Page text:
The Science Of Self Study
A psychology experiment, carried out at a girls school in NYC, offers evidence that there is a clear strategy to optimize self-study.
For the experiment, students were divided into three groups, each taught to play darts using a different approach. Group 1 was encouraged to learn through performance, by practicing aiming for the center of the board. Group 2 used a learning method that involved first focusing on understanding and mastering the skills needed to become darts experts, then practicing aiming and hitting the bullseye. Finally, group 3 was encouraged to do their best without any guidance.
Can you guess which group was most proficient at darts by the end of the experiment? Group 2, who used a learning method motivated by mastering skills rather than simply performance, not only performed better at the game but also showed a better understanding of the game and enjoyed it more. And, unlike Groups 1 and 3, Group 2 can use their strategy to master almost any other skill.
The dart experiment demonstrates that learning isn’t just an end goal, but a process. In other words, how you learn is often more important than what you learn. Across fields and subjects, using a learning method improves learning outcomes in self-study.
Here are six self-study tips to help you use the learning process to master new fields on your own.
In other words, how you learn is often more important than what you learn. Across fields and subjects, using a learning method improves learning outcomes in self-study.
Make Learning Active
Keep in mind that learning isn’t just about mastering a set of skills; you also need to understand the scope and framework of the field. After learning the basics, try honing your self study by delving deeper into your field of study and understanding how the experts think. Educational psychologist Linda Elder suggests that learners, “think of learning as figuring out parts of an organized and intelligible system.”
Have Clear Goals
At the same time, your learning goals shouldn’t be so limiting or unambitious that you stifle your ability to develop. Don’t be afraid to push yourself outside of your comfort zone. Look at the innovators and influencers in the field and reflect on how and why they excel. Use this to set targets that challenge you to continually improve your skills and expand the boundaries of your knowledge. This is all key to effective self study.
Don’t be afraid to push yourself outside of your comfort zone. Look at the innovators and influencers in the field and reflect on how and why they excel.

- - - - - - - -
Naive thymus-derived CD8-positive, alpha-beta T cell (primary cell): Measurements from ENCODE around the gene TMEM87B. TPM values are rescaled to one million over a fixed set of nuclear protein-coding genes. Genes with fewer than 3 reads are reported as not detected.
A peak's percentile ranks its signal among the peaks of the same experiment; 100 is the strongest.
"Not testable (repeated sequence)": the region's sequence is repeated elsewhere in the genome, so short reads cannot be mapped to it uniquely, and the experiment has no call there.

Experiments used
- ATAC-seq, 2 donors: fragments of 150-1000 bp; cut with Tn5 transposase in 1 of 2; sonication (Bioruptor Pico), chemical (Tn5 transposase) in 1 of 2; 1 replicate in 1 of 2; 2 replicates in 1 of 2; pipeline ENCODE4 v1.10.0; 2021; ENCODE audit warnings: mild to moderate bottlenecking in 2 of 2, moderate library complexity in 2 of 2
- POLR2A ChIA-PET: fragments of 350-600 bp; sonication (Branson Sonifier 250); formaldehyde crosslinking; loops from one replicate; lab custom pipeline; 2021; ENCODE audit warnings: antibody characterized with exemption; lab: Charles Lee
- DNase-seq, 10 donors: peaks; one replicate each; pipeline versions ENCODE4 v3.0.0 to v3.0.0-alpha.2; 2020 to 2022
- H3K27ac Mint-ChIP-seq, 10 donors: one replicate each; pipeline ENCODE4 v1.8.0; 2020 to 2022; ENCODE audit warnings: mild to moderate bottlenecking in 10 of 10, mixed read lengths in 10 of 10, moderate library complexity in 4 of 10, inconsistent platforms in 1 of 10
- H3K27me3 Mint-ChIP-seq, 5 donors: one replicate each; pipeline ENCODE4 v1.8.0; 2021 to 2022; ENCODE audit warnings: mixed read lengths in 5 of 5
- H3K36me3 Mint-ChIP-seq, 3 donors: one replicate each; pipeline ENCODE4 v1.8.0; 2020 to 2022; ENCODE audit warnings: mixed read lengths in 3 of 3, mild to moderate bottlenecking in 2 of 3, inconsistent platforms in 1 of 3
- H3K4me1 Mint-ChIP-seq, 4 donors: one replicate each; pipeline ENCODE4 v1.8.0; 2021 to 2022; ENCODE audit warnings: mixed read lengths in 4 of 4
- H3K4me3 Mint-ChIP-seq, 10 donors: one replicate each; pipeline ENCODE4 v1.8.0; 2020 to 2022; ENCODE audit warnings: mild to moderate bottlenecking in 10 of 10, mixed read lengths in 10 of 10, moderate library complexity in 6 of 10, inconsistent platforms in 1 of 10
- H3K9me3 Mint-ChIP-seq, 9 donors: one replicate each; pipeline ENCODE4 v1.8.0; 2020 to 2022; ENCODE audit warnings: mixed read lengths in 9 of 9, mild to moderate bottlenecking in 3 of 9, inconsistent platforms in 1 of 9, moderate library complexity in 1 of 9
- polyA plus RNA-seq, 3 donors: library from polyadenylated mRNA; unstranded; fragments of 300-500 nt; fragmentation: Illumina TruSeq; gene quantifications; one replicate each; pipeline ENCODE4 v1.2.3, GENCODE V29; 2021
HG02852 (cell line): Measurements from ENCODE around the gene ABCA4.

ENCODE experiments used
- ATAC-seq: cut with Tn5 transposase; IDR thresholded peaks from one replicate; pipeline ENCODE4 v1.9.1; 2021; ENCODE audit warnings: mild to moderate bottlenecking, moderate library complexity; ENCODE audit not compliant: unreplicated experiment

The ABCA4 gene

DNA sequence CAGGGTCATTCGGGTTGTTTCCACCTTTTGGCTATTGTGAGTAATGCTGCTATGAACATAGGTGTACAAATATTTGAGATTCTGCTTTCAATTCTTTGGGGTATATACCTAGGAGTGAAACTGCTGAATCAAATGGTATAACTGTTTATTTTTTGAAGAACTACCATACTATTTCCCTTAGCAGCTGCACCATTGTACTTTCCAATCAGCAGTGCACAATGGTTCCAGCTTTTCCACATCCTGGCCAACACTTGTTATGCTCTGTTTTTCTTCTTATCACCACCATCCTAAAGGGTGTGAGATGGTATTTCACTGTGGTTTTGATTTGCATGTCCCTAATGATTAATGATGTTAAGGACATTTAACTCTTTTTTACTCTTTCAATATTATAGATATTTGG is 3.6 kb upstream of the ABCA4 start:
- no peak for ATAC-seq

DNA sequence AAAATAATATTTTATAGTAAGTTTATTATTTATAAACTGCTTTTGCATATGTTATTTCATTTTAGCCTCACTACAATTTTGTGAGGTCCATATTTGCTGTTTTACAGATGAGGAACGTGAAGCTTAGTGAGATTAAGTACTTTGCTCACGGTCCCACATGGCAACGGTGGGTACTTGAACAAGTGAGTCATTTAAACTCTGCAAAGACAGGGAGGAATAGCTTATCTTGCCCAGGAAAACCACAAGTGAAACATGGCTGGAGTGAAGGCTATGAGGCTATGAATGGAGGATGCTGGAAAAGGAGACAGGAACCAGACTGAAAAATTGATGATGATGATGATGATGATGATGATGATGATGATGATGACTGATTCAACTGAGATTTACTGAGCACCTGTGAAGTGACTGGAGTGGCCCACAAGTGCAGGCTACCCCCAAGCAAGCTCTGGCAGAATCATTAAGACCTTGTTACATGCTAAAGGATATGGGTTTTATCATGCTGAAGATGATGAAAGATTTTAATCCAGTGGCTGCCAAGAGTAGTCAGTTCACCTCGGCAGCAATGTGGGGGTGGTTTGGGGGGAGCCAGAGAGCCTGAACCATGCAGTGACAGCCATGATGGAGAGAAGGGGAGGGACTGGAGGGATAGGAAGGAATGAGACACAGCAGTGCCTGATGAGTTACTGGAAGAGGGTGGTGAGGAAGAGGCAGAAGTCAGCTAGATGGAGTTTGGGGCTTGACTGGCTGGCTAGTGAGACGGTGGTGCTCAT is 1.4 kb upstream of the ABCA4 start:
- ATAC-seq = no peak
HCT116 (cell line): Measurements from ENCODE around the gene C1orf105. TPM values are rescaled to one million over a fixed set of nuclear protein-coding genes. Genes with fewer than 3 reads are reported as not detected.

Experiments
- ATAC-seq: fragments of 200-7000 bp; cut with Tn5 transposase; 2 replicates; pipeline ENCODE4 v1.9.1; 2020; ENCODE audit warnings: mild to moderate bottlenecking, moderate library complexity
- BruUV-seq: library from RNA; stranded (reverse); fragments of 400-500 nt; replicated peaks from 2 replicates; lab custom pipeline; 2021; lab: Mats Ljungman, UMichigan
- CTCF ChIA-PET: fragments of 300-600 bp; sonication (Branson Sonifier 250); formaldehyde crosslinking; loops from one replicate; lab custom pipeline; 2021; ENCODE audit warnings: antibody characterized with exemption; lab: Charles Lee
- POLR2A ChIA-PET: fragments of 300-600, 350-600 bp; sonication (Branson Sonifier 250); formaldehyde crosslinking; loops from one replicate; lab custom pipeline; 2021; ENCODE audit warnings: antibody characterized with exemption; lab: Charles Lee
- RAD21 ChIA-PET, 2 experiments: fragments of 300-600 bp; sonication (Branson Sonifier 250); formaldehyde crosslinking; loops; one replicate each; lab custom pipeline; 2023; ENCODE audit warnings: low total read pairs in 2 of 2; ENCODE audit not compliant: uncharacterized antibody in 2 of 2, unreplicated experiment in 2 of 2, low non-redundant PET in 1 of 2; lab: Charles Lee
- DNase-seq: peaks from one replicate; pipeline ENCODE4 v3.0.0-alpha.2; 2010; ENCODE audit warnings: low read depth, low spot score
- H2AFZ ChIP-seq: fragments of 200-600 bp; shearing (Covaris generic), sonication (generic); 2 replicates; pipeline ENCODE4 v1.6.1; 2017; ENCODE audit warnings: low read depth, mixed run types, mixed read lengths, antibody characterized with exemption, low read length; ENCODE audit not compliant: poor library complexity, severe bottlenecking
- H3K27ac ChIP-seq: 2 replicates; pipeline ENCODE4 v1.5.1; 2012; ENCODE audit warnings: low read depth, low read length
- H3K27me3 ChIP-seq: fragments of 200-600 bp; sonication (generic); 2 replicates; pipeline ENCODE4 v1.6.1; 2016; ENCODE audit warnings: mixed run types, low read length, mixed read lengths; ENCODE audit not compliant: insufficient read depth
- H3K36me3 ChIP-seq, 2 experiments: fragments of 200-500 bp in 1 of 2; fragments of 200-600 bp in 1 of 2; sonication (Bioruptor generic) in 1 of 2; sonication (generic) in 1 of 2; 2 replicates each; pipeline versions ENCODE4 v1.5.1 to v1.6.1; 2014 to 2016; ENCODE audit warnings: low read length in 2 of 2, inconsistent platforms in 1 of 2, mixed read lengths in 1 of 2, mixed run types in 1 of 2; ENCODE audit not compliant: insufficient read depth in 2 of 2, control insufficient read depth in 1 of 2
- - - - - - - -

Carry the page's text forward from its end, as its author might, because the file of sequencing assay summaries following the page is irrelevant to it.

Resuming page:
The key to good practice is that it needs to include some struggle. Practice that allows you to retain and transfer skills should be difficult. In fact, the struggle is helpful for self study and learning.
So make learning a little harder by mixing up your practice or adding lots of quizzes or just even pushing yourself to make mistakes. Calling these “desirable difficulties, cognitive psychologist Robert Bjork argues: “Increase frequency of errors and so on but they are desirable in the sense that they foster the very goals of instruction which is a long term retention and transfer of knowledge to new situations.” In other words, practice makes perfect—but only when it’s tough.
Practice that allows you to retain and transfer skills should be difficult. In fact, the struggle is helpful for self study and learning.
Apply Your Skills
If you want to expand your baking skills, for instance, try adapting or developing your own recipes. Or use your basic programming knowledge to build an operating system. As you extend your expertise, continue asking yourself explanatory questions to deepen your understanding. And don’t stop celebrating each milestone!
Look For Connections
As you engage in this elaboration process, you will build on what you know and deepen your understanding of the field, which are all great for self study.
Reflect on Your Learning
Think of cramming for a big exam. It might help you remember information in the short term, but you’re unlikely to remember what you studied in 2-3 weeks’ time. If expertise is your goal, make reflection a regular part of your learning process.
In the end, self-study is a challenging and rewarding endeavor. The strategies outlined here demonstrate that the learning process doesn’t “end” with expertise. As you become an expert in a field, it’s important to rethink what it means to understand.
We should constantly be asking ourselves about what we know and how we think. Approach learning with a fresh perspective or with feedback from people with different backgrounds. And never stop seeking out new things to learn.
If expertise is your goal, make reflection a regular part of your learning process.